I am 60 years old and I take 40mg of time-release Oxycontin every day for severe neuropathy. It has enabled me to continue working productively. I was disabled from pain before Oxycontin. It's a life saver for me.

At what point is it not ok to feel ok? If this 'substance' should fall into the hands of people that already feel ok and they feel even better, what then? Think about this....what kind of society do we want?

is this coming from an ethical or moral standpoint?whats wrong with society is people who like yourselfs judge others,you know nothing about there medical conditions but throw out your 2 cents judgement and these patients suffer because of your judgement leave the judging to god,your whats wrong with society

I'd be willing to make the switch from Vicodin to Medical Marijuana for Fibromyalgia relief if I knew more success stories in Oregon in particular.

Not only is fibro all-too-real . . . the drugs being used to try and deal with it make the patient, in many cases, very unreliable, ie:stupid, as if the "fog" isn't bad enough.

could you advise how to search for a good dr. that will help with a prescription? i am in such pain and get frustrated just trying. thank you

ive been on the same search for 6 weeks with no anwsers please come to cannabis common sense public broadcast fri @ 730 type into google for address lets ban 2gether and get the resources we need.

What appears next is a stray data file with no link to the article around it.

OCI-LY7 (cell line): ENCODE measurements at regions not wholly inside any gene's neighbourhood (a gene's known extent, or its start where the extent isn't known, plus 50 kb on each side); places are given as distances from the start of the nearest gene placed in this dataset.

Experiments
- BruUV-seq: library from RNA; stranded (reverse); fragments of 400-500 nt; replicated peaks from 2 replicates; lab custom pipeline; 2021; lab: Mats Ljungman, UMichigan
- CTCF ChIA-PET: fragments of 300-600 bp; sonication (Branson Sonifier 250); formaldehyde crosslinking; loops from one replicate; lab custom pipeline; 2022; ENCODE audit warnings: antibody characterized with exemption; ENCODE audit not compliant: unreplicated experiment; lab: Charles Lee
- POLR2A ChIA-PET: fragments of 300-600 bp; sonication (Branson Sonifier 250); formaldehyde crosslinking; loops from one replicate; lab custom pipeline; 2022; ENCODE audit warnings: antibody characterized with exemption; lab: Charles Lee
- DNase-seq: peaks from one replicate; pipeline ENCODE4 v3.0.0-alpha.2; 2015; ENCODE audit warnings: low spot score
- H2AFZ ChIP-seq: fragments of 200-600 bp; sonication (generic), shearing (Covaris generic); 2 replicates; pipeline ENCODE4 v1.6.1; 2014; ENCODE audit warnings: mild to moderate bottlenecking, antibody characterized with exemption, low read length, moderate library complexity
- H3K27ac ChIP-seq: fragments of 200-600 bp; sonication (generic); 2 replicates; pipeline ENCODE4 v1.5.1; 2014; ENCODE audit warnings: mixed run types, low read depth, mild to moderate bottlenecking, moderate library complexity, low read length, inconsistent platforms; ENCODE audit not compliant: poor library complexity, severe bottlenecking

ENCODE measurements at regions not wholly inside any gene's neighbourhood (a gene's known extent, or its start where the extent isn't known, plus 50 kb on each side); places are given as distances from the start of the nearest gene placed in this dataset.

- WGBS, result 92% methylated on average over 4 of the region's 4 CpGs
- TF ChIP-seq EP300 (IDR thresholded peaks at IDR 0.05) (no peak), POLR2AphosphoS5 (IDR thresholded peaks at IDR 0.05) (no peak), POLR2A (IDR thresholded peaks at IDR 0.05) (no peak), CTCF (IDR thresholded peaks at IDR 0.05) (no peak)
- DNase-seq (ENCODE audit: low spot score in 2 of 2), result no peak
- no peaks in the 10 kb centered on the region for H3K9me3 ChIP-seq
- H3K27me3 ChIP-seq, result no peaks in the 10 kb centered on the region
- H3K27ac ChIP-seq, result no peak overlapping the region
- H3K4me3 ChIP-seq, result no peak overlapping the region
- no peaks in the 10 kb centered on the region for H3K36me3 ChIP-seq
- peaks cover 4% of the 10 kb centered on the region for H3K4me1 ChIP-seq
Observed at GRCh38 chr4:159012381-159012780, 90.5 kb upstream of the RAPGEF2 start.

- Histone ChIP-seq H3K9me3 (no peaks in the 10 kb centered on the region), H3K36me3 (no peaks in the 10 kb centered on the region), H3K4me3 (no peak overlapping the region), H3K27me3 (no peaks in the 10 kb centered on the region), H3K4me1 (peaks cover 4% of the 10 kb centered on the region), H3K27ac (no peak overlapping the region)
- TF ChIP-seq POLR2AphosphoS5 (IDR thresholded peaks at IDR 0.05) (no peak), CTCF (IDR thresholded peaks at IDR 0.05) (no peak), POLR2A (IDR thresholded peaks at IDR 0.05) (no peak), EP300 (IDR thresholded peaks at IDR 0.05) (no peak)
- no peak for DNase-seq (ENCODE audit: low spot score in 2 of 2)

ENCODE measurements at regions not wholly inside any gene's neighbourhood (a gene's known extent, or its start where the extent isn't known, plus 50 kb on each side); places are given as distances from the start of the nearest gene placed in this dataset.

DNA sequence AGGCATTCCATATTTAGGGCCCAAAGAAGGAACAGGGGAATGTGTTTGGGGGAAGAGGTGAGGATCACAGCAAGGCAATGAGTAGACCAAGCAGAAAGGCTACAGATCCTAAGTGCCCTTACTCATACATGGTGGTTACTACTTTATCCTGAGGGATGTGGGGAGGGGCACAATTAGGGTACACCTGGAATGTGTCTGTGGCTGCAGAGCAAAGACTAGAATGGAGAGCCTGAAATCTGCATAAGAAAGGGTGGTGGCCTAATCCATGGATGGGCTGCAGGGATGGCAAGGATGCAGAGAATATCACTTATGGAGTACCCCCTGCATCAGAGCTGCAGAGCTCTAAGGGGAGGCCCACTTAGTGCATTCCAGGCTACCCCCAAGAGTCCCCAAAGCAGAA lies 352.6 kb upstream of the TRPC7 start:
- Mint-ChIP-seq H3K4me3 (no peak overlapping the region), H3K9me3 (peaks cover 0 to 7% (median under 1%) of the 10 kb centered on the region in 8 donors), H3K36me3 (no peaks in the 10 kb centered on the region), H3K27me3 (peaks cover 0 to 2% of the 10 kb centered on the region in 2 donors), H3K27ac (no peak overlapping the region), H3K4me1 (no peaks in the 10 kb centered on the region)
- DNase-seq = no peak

The ignorance I see here is horrifying, especially that in the article itself, not just in the comments! First, someone mentioned that her husband had gotten "addicted' to oxycodone. From the way she phrased it, she meant that when he stopped taking it or allowed the drug to clear form his system he got withdrawal symptoms. If I understand that statement accurately, that is NOT an indicator of addiction! Withdrawals are strictly a physiological reaction to abstinence from a medication it has grown accustomed to. It doesn't happen only with opiates either; there are many medications that will cause withdrawal symptoms when they are stopped suddenly. Withdrawals are easily mitigated by titrating down (lowering the dose in small increments instead of cutting it off all at once) instead of suddenly stopping. Addiction is a psychological problem related to obsessive-compulsive disorder INVOLVING usually) a medication. Being an addict does not, however - or SHOULD not - preclude medically correct treatment for pain, even chronic pain. Opioids are considered the "Gold Standard" treatment for chronic pain (per the W.H.O. as well as the Medical Standard of Care in the U.S., though the DEA, ONDCP, DOJ and other agencies that profit from criminalizing pain doctors and refuse to acknowledge the science behind this - or to even attempt to understand it as it would jeopardize their budgets and their nearly unaccountable power). This is because opioids contain the same molecule made by the human body itself specifically for mitigating pain; it's just that in CPPs (Chronic Pain Patients) the pain mitigation system, located in the dorsal horn of the spine, is broken. These drugs are among the safest, best understood most effective and longest-used medications we have. NSAIDs Non-Steroidal Anti-inflammatory drugs), on the other hand (like ibuprofen, aspirin, naproxin and others) kill at least 20,000 Americans every year through bleedouts, strokes and other conditions all caused by bleeding. Their pain-relief is not strong enough to handle CP, and CPPs (mostly, though others as well) tend to take too much vainly trying to control their pain. Pure opioid agonist drugs, like oxycodone, morphine and others, taken correctly, can control almost any level of pain, though as with anything, there are some people who have problems with sensitivities to them. It's also a myth that taking them for pain at high doses will render them useless if a patients ends up needing them for cancer pain later on. THERE IS NO SEVERE UPPER LIMIT TO DOSE. As the World Health Organization wrote: "The right dose is the one that works." Some people have been on regular doses as high as three GRAMS of morphine per day - that's three THOUSAND milligrams - and they did fine. If the doctor titrates up starting from a relatively low dose until the pain is under control and the patient recovers some function, there will be no problem with overdose. The tolerance for the respiratory depression effect that opiates can cause builds so quickly the dose can be doubled roughly every two or three doses. The tolerance for the pain controlling effect, however, builds much more slowly, allowing doses as large as necessary, and that can vary tremendously between patients with the same amount of the same kind of damage. Thus the PDR recommended doses are guidelines, NOT absolutes. There's so much more that the propaganda spread in the Drug War contradicts - wrongly, to the extreme detriment of 116 MILLION people in untreated or under-treated chronic pain. Even many doctors have come to believe the lies, but lies they were and lies they remain. CPPs who are properly treated recover function, start washing dishes again, cooking a decent meal for themselves, they can hold a beloved child again, even go back to work! As Dr. Alex DeLuca says, "They pick up their beds and walk!" To the patients and their families it's a very real miracle. Until the DEA, choosing to be ignorant of the truth, steps in and after a Trial-By-Media in which the doctor is all but hung from a lamp post, a real trial with false evidence begins (true evidence is always withheld, disallowed). Ordinary billing practices become "money laundering," and instead of the Medical Standard of Care being explained, it is also forbidden, and the jury hears about "usual practice" instead. The MSoC is what the experts who do the research and write the textbooks say; "usual practice" is what doctors who are afraid of the DEA and their violent ignorance do - deliberately torture their patients by prescribing far too little. Prosecutors run the show, and it IS a show - a performance. One in which the truth, especially medical science, has little place. The arguments consist of exaggerations, interpreted or simply false statistics, and heartrending, emotional stories, some of which may even be true, are the main fare. Compassionate doctors, who can be fooled by addicts sometimes, and who are also fooled sometimes by doctor-coached DEA agents, can sometimes end up prescribing for an addict who is not a pain patient. This is very much in the minority of any doctor's patient list, but it's unavoidable. And just ONE such incident can get a doctor what amounts to a life sentence, incidentally throwing all of his real patients onto the streets. With doctors mostly too afraid now to prescribe for pain patients and clinics being closed down by entrapment, and 'crimes" that should at most be the business of a Medical Board, not the Justice Department, there are far too many pain patients at any pain clinic, which of course the DEA chooses to interpret as a "Pill Mill," even though they themselves caused the overload! Opiates, by the way, cause NO lasting damage even after many years of regular use, and the problems they cause, like thickened mucus that can cause tooth decay, constipation and "fuzzy headedness" and nausea can all be mitigated fairly easily, often just by switching to another opiate. CPPs have stayed on the same dose for years, and though tolerance can happen, usually when a higher dose is needed, it means that the underlying condition has worsened. Again, there's SO much more about this sick, wrong-headed situation that people, especially doctors and pain patients and their families ALL need very much to understand the truth of. Radley Balko has a number of excellent articles, as does John Tierney of the New York Times, and Payne Hertz. And though a vindictive DOJ Federal Prosecutor together with an ignorant and complicit judge destroyed the advocacy of the Pain Relief Network and its surviving founder Siobhan Reynolds, there are still a few diehard CPPs and a tremendous amount of information at her old blog here: Learn the truth about chronic pain - it KILLS, despite all the doctors and others who have insisted for a century or more that "Pain never killed anyone." I beg to differ! It causes tremendous amounts of damage to every system and organ in the human body. Read, learn the truth, find out how we've been lied to and ARE being lied to in order to keep the Drug War going, and then get involved! We Baby Boomers are getting older, and many of you reading this will become CPPs (Chronic Pain Patients) as you get older. We're all just one accident, one botched surgery away from a lifetime of pain and, if things don't change, here in America there IS NO TREATMENT FOR IT. None that the cops who are now in charge of Pain Management will allow, anyway. Ian MacLeod